rapidly during the first 4 months of age (Harris & MacFarlane, 1974; Lewis & Maurer1992).
Despite this fast early development, several studies report that an adult-like performance is
not attained before the end of infancy or even the school-age years. Other authors have
reported that from the age of approximately 6 months, infants’ performance when shifting
gaze between two stimuli is comparable to that of adults (Atkinson et al, 1992).
Normal visual field development
As has been stated above, there are numerous studies using manual perimetry for examining
the visual field in children and for evaluation of the extent of the visual field. We have been
interested in evaluating new computerized perimetric methods in children for evaluation the
sensitivity of the central visual field, both in healthy children and pediatric patients. Two
methods have been used, both developed in Sweden; the high-pass resolution perimeter (HRP
(Frisén 1993; Martin et al 2008a) and Rarebit perimetry (Frisén 2002; Martin 2005).
Especially the latter was found to be suitable for children of at least 6 year of age. The method
is sensitive to low-degree damage, very patient-friendly, requires short examination time and
is preferred by the children, when compared to other techniques (Martin et al 2004).
Figure 3 shows a summary of five of our studies of healthy children of different ages,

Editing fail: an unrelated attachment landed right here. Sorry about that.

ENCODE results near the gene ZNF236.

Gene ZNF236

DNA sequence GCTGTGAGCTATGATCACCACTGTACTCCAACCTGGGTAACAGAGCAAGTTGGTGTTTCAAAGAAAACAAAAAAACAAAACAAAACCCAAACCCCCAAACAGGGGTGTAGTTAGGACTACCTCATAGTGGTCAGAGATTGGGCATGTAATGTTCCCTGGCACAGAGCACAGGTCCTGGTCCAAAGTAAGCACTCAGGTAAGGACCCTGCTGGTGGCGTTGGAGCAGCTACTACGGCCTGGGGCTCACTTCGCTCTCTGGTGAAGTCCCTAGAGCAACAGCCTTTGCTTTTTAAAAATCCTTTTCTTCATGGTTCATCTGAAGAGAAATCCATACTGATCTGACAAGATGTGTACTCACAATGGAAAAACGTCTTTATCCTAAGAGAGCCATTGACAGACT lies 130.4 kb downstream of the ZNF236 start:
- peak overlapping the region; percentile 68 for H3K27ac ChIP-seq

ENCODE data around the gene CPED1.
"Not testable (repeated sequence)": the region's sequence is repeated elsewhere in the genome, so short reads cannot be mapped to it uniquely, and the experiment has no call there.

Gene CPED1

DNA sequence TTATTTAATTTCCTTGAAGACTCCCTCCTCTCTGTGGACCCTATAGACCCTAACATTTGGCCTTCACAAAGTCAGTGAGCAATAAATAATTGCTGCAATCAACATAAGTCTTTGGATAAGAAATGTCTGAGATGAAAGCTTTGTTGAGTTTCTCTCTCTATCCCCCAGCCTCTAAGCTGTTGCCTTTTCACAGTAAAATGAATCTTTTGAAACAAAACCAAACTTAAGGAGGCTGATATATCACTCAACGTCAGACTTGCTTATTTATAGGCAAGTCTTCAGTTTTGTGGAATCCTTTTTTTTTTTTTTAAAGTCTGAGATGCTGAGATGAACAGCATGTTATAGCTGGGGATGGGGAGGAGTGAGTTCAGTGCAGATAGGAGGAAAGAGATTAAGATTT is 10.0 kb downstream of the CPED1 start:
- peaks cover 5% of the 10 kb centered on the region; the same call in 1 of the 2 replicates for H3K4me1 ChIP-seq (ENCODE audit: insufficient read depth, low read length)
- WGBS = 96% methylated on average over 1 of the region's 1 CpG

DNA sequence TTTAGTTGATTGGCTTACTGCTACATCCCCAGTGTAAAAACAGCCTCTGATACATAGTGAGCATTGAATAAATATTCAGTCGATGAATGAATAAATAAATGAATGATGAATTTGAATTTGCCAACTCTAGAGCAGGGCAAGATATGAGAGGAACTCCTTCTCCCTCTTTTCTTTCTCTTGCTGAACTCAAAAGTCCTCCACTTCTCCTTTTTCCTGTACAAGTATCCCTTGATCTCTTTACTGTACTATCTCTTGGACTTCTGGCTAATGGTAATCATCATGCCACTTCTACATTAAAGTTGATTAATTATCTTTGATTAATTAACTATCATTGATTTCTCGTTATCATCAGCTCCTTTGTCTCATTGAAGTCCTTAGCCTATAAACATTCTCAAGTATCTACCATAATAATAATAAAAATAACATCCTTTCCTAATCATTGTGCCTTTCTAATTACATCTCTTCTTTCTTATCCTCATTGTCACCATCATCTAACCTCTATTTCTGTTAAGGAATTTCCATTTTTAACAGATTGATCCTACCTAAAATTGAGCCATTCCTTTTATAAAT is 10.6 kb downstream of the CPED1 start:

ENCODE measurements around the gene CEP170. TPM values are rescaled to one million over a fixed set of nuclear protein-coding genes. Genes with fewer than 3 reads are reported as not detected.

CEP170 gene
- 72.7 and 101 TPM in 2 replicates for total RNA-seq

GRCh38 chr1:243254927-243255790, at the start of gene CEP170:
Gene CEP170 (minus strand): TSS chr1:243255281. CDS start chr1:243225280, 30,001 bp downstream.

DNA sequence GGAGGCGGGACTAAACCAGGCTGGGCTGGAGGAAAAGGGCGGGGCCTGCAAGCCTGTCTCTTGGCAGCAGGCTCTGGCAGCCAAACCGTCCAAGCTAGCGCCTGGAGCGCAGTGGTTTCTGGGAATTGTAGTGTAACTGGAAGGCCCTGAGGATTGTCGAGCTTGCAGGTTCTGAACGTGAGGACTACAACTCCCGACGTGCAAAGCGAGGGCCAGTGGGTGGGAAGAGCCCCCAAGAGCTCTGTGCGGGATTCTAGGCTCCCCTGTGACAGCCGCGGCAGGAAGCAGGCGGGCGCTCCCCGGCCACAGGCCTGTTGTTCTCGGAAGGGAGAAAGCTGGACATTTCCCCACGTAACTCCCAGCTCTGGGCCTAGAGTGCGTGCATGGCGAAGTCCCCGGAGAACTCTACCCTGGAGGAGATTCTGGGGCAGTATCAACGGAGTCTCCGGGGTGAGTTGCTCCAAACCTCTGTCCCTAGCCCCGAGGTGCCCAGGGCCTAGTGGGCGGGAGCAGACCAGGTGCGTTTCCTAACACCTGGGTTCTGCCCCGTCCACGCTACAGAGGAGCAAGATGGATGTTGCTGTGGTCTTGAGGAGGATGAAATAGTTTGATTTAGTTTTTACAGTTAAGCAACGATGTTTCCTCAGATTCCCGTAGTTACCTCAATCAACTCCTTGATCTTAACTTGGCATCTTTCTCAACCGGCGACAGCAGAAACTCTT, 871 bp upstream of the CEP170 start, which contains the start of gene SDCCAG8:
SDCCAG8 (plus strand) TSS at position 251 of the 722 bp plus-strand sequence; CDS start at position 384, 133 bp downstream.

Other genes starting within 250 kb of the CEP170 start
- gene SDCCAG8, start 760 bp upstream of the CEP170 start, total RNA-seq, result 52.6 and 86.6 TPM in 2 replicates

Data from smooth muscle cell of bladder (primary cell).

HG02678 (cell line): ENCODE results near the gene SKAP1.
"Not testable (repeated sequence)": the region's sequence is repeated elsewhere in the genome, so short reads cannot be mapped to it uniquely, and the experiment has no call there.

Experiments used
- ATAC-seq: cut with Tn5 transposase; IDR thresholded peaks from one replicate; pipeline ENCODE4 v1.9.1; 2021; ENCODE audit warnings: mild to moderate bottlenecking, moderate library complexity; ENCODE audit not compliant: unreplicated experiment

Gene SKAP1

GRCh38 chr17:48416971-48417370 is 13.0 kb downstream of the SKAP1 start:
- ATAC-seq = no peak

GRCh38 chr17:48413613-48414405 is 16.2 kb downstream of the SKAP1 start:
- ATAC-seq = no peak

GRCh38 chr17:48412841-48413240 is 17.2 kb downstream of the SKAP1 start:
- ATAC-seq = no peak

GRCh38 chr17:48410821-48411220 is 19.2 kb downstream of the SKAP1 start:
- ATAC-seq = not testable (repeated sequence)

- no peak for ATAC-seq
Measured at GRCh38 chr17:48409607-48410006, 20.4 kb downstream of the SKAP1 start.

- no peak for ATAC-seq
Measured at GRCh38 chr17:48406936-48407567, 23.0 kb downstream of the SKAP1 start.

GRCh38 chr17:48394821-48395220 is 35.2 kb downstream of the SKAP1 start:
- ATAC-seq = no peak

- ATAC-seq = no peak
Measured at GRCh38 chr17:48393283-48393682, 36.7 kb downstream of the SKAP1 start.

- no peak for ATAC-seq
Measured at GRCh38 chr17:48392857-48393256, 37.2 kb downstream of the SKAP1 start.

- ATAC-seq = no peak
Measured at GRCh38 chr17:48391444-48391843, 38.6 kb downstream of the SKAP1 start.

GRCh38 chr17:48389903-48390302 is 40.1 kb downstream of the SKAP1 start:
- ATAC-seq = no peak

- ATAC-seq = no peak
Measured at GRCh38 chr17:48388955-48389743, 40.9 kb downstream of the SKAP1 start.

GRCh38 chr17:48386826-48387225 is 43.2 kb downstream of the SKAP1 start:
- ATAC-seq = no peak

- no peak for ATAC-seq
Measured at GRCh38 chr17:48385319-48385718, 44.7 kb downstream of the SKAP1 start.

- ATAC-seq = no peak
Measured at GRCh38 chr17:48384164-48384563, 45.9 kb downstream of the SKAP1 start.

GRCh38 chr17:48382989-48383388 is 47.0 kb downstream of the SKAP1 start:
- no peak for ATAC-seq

evaluating the normal values established with Rarebit perimetry (Martin et al 2004; Martin
2005; Martin & Lundvall 2007; Martin et al et al 2008b; Hellgren et al 2009).
Abnormal visual field development
There are several factors that can disturb the normal development of the visual field. In
several studies we have described the effect of intrauterine incidents, intrauterine growth
restriction, premature birth, treatments for side effects of premature birth (retinopathy of
prematurity) and other hinders for the normal visual development such as ametropia,
strabismus and congenital cataract.
2 9
Figure 3. Results from computerized perimetry (Rarebit perimetry), expressed as a
percentage of stimuli seen (hit rate) from age 7 to 20 (healthy subjects). Note the low increase
in hit rate from age 7 to 12 and the somewhat larger variability in examination results in
younger children (Martin & Lundvall, submitted).